And so we had to visit a tea shop - once the owners realised that our group wanted to

Darjeeling Tea-003

buy tea, numerous varieties of tea were brought forth for tasting

Darjeeling Tea-002


Darjeeling Tea-001which has been picked and turned into tea a few days before (they said that being able to do this at the end of February was very rare, normally it was towards the end of March).

Ghoom Monastery

Yiga Choeling Monastery (aka Ghoom

Ghoom Monastery-1

Monastery) is home to a group of Yellow Hat

GM Yellow Hat Monk GM Yellow Hat monks and is a popular tourist visit,

Ghoom Monastery

mainly because of its age,

GM Buddha to come

the 15ft high statue of Maitreya Buddha (Gyalwa Shampa) or the Future Buddha inside the Temple, the 108

GM Works in old tibetanvolumes of the Kangyur (the Tibetan Buddhist Canon) written in Old Tibetan which are stored on one side of the temple and the trans-lations in modern Tibetan are stored on the other side,

GM Detail

its beautiful hand painted decorations,Ghoom Monastery prayer wheels and numerous Prayer Wheels which you are invited to rotate (clockwise).

Darjeeling Zoo

has an interesting website and the zoo claims

ZP Main Gate

many things related to its role in animal conservation. Outside the entrance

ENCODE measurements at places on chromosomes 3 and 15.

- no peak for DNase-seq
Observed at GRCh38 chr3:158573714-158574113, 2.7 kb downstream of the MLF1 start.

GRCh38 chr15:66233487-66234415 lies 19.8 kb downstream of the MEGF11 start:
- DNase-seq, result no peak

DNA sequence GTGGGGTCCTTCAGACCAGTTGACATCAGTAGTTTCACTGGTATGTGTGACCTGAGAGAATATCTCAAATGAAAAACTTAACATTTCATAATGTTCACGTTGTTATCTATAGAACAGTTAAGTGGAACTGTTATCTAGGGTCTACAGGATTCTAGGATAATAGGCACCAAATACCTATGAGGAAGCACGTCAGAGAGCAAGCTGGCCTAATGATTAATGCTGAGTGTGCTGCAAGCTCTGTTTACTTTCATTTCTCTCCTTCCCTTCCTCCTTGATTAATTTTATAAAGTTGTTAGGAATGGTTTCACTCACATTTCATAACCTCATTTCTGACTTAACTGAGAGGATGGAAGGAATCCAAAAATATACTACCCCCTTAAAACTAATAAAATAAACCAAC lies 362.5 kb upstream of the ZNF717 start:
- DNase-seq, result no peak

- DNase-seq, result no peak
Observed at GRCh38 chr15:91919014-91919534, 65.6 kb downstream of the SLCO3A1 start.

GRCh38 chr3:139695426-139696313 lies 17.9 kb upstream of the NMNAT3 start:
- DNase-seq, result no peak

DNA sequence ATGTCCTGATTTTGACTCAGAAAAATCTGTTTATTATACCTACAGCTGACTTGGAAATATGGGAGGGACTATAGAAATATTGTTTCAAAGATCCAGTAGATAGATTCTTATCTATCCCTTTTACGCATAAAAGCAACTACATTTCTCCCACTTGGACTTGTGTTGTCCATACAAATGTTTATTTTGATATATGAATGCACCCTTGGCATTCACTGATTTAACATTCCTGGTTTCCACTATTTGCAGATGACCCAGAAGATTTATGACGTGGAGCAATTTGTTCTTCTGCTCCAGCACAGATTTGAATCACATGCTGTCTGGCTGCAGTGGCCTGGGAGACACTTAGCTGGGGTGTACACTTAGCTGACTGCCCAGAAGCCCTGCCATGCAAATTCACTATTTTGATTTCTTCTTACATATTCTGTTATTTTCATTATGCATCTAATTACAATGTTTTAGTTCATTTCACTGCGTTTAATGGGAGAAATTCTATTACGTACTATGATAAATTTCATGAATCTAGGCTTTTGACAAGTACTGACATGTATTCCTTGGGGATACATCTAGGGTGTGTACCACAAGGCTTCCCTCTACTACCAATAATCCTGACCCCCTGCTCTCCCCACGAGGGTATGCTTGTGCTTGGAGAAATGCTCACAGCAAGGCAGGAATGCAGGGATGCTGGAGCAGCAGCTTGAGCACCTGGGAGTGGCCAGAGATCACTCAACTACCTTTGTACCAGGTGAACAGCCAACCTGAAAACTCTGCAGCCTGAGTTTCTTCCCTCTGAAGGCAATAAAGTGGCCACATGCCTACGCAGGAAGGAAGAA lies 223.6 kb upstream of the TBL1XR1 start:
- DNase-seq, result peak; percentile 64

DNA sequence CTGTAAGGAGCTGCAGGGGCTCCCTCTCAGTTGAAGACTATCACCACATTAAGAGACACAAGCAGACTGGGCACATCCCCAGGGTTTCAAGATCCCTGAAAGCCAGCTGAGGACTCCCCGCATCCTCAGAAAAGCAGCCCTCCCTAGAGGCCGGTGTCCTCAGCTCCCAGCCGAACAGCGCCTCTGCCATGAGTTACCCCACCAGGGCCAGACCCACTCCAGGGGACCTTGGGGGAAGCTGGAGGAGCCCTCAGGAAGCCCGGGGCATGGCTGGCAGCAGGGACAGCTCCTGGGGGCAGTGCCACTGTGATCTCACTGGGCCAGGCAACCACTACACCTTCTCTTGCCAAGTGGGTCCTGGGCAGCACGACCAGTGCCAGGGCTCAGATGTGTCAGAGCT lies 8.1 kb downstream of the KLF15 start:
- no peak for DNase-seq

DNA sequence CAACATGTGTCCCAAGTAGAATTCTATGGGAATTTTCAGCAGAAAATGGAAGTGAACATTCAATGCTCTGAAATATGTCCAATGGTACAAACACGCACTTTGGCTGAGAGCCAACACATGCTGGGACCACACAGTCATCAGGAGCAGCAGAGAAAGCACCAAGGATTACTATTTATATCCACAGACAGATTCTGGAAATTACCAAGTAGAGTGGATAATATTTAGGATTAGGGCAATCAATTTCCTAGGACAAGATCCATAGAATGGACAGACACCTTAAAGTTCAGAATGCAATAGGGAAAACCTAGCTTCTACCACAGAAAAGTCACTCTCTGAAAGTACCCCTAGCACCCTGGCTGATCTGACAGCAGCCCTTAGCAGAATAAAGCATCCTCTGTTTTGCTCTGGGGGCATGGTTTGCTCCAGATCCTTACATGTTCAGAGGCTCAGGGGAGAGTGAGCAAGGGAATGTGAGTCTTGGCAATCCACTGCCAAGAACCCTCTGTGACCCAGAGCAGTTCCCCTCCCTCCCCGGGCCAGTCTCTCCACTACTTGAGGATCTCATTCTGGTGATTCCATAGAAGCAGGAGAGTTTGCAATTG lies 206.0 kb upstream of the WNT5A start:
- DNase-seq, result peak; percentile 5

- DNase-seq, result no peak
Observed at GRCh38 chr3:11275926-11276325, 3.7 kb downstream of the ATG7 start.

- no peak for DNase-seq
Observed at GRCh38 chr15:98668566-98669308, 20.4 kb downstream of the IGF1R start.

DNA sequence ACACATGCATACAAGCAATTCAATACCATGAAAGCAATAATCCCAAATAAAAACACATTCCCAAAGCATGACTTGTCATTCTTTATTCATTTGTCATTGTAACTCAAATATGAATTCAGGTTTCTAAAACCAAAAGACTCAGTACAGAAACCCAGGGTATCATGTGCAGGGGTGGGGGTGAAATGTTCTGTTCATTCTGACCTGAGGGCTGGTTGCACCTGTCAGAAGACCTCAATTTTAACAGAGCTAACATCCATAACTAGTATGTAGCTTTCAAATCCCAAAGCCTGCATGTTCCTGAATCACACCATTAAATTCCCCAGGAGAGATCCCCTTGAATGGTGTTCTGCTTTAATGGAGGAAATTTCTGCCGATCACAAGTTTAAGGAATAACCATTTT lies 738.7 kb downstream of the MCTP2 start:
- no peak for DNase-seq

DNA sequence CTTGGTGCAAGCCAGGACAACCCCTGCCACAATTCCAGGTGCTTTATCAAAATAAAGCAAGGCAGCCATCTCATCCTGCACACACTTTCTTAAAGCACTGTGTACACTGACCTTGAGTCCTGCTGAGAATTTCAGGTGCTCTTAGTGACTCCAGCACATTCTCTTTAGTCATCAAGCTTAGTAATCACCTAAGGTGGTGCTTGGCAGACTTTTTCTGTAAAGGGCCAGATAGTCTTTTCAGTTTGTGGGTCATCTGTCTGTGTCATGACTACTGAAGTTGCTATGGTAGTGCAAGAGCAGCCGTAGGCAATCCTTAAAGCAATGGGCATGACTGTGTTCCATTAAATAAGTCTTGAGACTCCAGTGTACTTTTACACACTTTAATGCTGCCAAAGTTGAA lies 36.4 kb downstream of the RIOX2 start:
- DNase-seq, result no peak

Zoo Mural

Zoo Mural-001

are two rather good murals and immediately inside is a clear map showing the limited range of mountain animals kept in the zoo.ZP Map


Common Langur

Common Langurs who totally ignored us and ate their leaves

ZP Red Panda Cage-1 ZP Red Panda

numerous Red Pandas in fairly spacious cages

ZP Himalayan Wolf

a few Himalayan wolves in a rather small compound

ZP Bengal Tiger

a lovely Bengal Tiger pacing up and down in a manner which all of the text books say indicates distress

ZP Asiatic Black Bear

a solitary Asiatic Black Bear

Leopard Cat

a sleeping leopard cat and quite a number of other species of animals.

We were unimpressed by the Zoo and the conditions in which many of the animals were kept and cannot say that it is appropriate to go to it.